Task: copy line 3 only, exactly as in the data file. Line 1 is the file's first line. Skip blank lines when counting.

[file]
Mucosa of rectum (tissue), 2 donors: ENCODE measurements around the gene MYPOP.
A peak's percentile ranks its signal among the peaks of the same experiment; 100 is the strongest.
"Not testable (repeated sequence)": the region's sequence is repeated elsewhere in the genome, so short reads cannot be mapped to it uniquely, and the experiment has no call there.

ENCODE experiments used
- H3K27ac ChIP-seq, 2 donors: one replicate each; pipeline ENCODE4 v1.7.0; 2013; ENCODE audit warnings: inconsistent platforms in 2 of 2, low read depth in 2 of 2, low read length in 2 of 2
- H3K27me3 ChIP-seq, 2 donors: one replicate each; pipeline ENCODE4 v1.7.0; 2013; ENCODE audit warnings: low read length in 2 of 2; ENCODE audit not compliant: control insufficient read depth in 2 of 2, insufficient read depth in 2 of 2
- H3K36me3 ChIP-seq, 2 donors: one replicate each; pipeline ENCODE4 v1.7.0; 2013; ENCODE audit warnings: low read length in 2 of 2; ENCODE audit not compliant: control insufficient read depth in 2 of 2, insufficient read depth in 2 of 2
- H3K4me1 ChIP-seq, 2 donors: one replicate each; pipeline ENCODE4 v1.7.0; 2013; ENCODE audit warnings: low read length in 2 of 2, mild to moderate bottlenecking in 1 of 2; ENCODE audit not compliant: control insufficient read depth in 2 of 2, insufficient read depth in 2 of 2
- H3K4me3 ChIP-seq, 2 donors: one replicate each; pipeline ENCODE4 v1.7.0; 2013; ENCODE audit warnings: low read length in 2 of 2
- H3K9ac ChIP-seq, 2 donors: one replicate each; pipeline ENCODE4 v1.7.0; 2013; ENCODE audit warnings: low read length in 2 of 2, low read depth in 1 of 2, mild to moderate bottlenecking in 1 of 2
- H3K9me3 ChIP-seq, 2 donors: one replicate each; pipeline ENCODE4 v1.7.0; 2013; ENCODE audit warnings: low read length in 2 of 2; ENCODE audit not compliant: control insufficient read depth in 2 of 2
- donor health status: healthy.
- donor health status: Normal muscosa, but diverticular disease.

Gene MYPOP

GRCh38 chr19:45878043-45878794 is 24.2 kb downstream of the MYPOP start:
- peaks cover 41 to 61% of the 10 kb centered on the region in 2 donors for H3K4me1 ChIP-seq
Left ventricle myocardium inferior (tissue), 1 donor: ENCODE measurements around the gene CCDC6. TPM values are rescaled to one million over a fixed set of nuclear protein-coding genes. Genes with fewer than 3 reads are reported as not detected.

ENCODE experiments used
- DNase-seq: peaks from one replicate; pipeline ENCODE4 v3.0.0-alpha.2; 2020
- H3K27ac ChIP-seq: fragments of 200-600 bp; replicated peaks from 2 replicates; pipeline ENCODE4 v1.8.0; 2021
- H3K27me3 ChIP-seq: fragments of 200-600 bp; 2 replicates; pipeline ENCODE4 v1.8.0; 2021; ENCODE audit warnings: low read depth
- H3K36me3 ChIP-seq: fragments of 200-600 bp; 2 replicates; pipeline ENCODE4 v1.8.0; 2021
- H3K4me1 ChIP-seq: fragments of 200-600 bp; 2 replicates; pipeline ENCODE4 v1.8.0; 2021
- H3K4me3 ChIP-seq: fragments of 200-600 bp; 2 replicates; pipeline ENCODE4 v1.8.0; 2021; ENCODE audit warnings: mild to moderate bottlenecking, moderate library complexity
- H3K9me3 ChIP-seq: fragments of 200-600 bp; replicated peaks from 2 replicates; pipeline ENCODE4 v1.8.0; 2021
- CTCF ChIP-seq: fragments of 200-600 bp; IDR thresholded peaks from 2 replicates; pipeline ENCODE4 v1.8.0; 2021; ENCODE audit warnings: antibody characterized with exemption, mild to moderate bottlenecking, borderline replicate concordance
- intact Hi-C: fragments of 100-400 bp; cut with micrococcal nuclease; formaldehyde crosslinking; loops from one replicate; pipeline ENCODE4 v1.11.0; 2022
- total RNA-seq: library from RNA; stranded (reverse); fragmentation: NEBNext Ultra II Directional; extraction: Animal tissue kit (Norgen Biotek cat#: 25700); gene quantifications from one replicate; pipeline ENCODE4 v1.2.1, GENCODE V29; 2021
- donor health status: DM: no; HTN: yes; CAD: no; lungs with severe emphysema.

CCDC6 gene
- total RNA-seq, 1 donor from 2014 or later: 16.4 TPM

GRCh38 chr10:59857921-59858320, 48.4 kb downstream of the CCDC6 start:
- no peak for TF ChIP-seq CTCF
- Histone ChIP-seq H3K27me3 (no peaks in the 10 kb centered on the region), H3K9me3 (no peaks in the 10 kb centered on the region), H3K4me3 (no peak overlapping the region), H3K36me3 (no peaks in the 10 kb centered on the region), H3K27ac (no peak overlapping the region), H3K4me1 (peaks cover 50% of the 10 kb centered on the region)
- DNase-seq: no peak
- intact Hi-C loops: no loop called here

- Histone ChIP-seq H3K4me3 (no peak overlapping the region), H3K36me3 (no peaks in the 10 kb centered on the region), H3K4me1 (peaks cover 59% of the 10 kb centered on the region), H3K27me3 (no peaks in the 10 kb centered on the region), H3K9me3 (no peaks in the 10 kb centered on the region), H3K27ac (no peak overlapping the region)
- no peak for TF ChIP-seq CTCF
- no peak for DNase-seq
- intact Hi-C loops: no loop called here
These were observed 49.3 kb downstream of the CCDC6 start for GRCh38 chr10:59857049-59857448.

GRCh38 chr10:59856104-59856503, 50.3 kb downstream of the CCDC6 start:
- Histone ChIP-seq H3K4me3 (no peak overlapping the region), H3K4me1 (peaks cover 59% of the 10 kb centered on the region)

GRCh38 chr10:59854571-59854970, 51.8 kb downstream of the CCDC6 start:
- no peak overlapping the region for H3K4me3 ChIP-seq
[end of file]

"Not testable (repeated sequence)": the region's sequence is repeated elsewhere in the genome, so short reads cannot be mapped to it uniquely, and the experiment has no call there.